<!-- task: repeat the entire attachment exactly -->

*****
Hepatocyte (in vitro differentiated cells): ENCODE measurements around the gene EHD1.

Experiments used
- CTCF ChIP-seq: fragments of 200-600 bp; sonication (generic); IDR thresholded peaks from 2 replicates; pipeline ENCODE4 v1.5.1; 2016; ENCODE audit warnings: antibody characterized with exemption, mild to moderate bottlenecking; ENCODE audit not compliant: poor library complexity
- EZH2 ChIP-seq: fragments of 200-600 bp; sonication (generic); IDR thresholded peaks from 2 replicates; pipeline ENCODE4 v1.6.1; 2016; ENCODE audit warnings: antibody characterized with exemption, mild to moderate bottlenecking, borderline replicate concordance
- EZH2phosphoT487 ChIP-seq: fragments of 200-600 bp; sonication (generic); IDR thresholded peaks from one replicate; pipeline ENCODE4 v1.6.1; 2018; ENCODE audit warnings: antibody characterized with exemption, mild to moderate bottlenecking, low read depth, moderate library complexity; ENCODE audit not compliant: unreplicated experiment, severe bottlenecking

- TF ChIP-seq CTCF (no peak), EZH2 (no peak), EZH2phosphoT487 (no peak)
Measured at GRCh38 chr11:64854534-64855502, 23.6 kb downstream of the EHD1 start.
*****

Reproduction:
Hepatocyte (in vitro differentiated cells): ENCODE measurements around the gene EHD1.

Experiments used
- CTCF ChIP-seq: fragments of 200-600 bp; sonication (generic); IDR thresholded peaks from 2 replicates; pipeline ENCODE4 v1.5.1; 2016; ENCODE audit warnings: antibody characterized with exemption, mild to moderate bottlenecking; ENCODE audit not compliant: poor library complexity
- EZH2 ChIP-seq: fragments of 200-600 bp; sonication (generic); IDR thresholded peaks from 2 replicates; pipeline ENCODE4 v1.6.1; 2016; ENCODE audit warnings: antibody characterized with exemption, mild to moderate bottlenecking, borderline replicate concordance
- EZH2phosphoT487 ChIP-seq: fragments of 200-600 bp; sonication (generic); IDR thresholded peaks from one replicate; pipeline ENCODE4 v1.6.1; 2018; ENCODE audit warnings: antibody characterized with exemption, mild to moderate bottlenecking, low read depth, moderate library complexity; ENCODE audit not compliant: unreplicated experiment, severe bottlenecking

- TF ChIP-seq CTCF (no peak), EZH2 (no peak), EZH2phosphoT487 (no peak)
Measured at GRCh38 chr11:64854534-64855502, 23.6 kb downstream of the EHD1 start.